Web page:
Austin community supports local filmmakers

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SXSW co-founder Louis Black discusses Richard Linklater and how he’s helped Austin’s film scene grow and develop into one of the most extraordinary in the country.
Photo Credit: Mike McGraw | Daily Texan Staff

For South By Southwest co-founder Louis Black, everything that’s happened in Austin’s film scene began the moment filmmaker Richard Linklater decided to stay in Austin. 

“[Linklater] is totally committed to the film society [and] to supporting local filmmakers,” Black said. “He easily could’ve moved to L.A. after ‘Slacker’ and been the next hotshot director, but he decided to stay. He’s very much the lighthouse that guided our ships to shore.” 

It’s been 25 years since Linklater released “Slacker.” At this year’s SXSW, fans are anticipating the release of the spiritual sequel to “Dazed and Confused” — “Everybody Wants Some.”

Black, who’s known Linklater for decades, said he originally didn’t think much of “Slacker.”

“I had known graduate students who didn’t finish their films, and he wasn’t even a student,” Black said. “When he gave me the VHS tape, I fast-forwarded through it. It wasn’t until I watched ‘Dazed’ that I began to appreciate it. I began to see what a brilliant filmmaker he was.”

To celebrate the iconic filmmaker’s career, Black will also be releasing his film “Richard Linklater: Dream is Destiny,” a look at Linklater’s career that features archival footage and interviews with actors from Matthew McCounaughey to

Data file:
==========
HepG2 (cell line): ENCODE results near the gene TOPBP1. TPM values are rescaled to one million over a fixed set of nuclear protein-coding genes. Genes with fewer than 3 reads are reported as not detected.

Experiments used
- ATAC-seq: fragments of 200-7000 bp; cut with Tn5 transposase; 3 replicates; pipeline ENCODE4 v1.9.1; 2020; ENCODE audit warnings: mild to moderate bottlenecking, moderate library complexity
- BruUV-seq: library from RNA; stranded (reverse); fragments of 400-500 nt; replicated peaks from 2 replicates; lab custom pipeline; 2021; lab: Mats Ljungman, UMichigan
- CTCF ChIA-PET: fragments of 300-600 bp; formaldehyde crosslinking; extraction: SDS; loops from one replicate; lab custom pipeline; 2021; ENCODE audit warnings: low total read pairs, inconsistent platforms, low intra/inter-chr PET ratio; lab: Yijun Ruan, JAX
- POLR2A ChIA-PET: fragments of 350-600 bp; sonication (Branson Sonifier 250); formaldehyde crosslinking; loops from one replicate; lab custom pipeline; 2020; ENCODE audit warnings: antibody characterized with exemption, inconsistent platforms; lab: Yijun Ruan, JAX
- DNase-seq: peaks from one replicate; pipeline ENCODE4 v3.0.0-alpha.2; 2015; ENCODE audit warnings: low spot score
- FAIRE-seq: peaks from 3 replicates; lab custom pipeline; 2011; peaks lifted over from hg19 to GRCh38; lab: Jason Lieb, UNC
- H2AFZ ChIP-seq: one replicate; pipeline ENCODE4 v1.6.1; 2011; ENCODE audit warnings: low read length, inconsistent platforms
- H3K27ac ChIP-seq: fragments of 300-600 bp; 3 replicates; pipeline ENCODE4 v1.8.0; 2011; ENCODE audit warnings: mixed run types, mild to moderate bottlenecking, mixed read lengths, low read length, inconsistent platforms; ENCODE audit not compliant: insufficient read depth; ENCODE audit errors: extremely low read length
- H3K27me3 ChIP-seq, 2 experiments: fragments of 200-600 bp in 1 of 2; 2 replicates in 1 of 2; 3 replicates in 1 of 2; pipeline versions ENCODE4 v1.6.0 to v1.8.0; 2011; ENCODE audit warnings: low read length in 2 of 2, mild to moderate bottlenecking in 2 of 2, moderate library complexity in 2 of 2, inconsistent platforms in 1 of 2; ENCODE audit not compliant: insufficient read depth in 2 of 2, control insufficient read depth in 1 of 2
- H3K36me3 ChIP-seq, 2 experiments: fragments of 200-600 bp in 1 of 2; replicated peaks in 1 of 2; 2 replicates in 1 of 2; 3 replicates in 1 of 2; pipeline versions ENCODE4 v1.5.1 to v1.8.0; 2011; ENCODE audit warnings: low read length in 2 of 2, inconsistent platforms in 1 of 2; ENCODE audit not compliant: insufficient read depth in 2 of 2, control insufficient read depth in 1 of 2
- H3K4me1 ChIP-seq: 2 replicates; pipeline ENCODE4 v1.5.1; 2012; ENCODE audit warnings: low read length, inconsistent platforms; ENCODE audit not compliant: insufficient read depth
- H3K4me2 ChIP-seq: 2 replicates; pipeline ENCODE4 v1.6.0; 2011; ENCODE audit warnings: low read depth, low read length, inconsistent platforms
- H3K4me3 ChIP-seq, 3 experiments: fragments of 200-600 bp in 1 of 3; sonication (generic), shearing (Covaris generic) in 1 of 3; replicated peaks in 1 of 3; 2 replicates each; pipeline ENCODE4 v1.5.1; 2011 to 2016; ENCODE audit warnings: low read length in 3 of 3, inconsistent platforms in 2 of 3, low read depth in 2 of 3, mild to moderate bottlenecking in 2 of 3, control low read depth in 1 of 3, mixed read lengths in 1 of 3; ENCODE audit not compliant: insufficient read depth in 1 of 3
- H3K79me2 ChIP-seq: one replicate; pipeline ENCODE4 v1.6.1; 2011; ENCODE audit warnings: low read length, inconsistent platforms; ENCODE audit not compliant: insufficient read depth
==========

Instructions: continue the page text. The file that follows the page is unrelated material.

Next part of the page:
Patricia Arquette. 

“[The movie] is all about filmmaking,” Black said. “I didn’t ask personal questions, I never thought about whether people would like it or not. I just made a film I was comfortable with and, to my surprise, it’s been proven to be very meaningful to a lot of people.”

Rebecca Campbell, UT alumna and executive director of the Austin Film Society, said Austin has always attracted emerging filmmakers. Robert Rodriguez, Linklater and the Duplass Brothers have all called the city their home. 

“From ‘Texas Chainsaw Massacre’ to ‘Slacker,’ there’s always been these filmmakers who have found Austin to be a great place to be independent with their artistic projects,” Campbell said. 

Campbell credits the strength of Austin’s film scene to the sense of community between the tight-knit group of local filmmakers. 

“The filmmakers here support each other rather than being in constant competition,” Campbell said. “They’re looking to have each other’s back on crew and creative. Their goal is getting enough money to make their next film.”

Partially because of Linklater, Black said Austin has developed one of the most extraordinary film scenes in the world. 

“There’s something very sacred here,” Black said. “If what you care about is making big blockbusters, you’re not going to be in Austin. The dynamic is kind of pure, we’re a community driven by passion and collaboration.”